EDITORIAL >> Barriers to voting
Two Arkansas legislators, Reps. Bryan King of Green Forest and Dan Greenberg of Little Rock, introduced a bill this week requiring people to show a government-issued photo identification ó a passport or driverís license typically ó before they are allowed to vote. That has been useful in holding down minority voting in a few places like Indiana. A photo-identification requirement is supposed to be a discouraging barrier for disadvantaged people, who tend to vote for Democrats, so Republicans are pushing the legislation across the country.
The lawmakers do not say that they are trying to discourage voting but rather that they want to maintain election integrity by stopping people from going to the polls and casting a vote in the name of a registered voter who is not likely to vote that day. They want to be sure that when Joe Smith casts his vote he is actually Joe Smith and not someone pretending to be Joe Smith. That is a solution looking for a problem. There is no recent history or even suspicion of that fraud occurring in Arkansas. Such voting fraud as we have is committed by election officials, not by individual voters, and the photo requirement would not deter election thieves. If there are people registered to vote who are not legally qualified to vote, a photo ID would not prevent them from voting.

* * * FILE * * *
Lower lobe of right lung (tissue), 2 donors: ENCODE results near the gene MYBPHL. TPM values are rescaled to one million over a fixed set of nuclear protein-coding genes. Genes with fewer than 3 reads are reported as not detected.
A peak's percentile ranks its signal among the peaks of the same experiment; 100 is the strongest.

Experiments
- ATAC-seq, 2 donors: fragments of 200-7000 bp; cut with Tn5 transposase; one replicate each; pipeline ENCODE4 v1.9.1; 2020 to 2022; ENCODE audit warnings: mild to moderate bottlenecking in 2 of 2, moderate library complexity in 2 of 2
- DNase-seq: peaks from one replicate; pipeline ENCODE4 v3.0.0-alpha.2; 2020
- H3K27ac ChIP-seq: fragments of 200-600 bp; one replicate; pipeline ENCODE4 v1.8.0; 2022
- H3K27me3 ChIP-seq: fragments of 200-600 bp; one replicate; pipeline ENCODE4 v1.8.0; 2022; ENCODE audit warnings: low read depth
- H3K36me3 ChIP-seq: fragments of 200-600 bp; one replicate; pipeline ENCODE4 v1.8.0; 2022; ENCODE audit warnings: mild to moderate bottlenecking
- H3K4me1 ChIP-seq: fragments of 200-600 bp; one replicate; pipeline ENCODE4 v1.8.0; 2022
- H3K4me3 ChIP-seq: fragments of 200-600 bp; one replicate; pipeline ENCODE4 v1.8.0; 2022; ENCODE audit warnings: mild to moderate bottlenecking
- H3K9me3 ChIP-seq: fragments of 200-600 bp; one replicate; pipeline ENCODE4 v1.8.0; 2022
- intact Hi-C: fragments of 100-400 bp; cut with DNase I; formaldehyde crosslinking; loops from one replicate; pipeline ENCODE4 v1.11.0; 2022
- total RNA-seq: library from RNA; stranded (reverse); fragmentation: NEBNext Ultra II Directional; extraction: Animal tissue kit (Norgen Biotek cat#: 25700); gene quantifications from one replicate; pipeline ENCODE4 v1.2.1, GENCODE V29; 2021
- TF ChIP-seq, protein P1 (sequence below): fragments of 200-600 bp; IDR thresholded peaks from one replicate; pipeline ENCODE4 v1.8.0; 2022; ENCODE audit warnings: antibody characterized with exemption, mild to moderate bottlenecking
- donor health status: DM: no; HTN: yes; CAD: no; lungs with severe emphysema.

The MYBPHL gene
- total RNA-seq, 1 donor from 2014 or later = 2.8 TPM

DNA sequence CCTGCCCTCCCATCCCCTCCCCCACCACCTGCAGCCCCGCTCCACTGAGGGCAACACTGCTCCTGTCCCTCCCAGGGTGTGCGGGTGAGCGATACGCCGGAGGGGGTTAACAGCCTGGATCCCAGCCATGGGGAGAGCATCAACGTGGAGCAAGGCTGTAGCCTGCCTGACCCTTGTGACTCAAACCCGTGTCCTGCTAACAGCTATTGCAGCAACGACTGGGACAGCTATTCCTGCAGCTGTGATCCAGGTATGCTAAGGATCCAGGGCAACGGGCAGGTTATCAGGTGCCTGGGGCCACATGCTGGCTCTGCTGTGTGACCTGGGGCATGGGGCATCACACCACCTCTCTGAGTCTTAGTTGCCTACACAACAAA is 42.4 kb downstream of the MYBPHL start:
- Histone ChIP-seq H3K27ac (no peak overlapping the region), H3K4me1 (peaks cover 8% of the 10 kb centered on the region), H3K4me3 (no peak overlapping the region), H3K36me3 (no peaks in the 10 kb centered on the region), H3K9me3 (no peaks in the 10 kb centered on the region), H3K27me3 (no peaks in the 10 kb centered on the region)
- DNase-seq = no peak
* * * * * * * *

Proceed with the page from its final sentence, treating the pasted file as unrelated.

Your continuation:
Greenberg and King would not absolutely bar people from voting if they do not have a photo ID. No, a voter could cast a provisional ballot if he or she misplaced the ID that day, and the vote would be counted if the voter returned to the county courthouse by the following Monday with the driverís license or passport in hand. People who did not possess a photo ID could sign a sworn affidavit stating that they have religious objections to being photographed or else that they are just too poor to pay for a driverís license or a passport. If they were residents of a nursing home and did not have a driverís license they could go to the polls and produce verifiable proof to election officials of their residency in a nursing home, whatever that would be.
You could still vote, in other words, if you were willing to go to extraordinary lengths to do it. If you want to participate in the democracy that badly, they would let you do it.
But voting should not be hard, or at least any harder for some than for anybody else. We have moved throughout history toward knocking down barriers to voting, not erecting them. You no longer have to own land to vote, you do not have to meet literacy standards erected by election officials, you do not have to pay a poll tax, and you do not have to be white, which was a requirement to vote in Democratic primaries in the South until the 1940s. Greenberg and King would restore something akin to the poll tax, though even more burdensome, for people for whom voting is already hard enough.
Their legislation would do nothing to ensure honest elections, but by omitting people who have no need for a driverís license or passport it would ensure a less representative popular will. No one has produced any evidence that people who vote in spite of their difficulties vote any less wisely. The House of Representatives, we assume, will thwart this nonsense.